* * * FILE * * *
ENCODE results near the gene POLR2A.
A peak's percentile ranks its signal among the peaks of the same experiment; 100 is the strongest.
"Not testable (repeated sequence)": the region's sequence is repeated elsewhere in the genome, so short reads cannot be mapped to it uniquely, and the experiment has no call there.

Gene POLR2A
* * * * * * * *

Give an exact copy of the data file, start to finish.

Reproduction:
ENCODE results near the gene POLR2A.
A peak's percentile ranks its signal among the peaks of the same experiment; 100 is the strongest.
"Not testable (repeated sequence)": the region's sequence is repeated elsewhere in the genome, so short reads cannot be mapped to it uniquely, and the experiment has no call there.

Gene POLR2A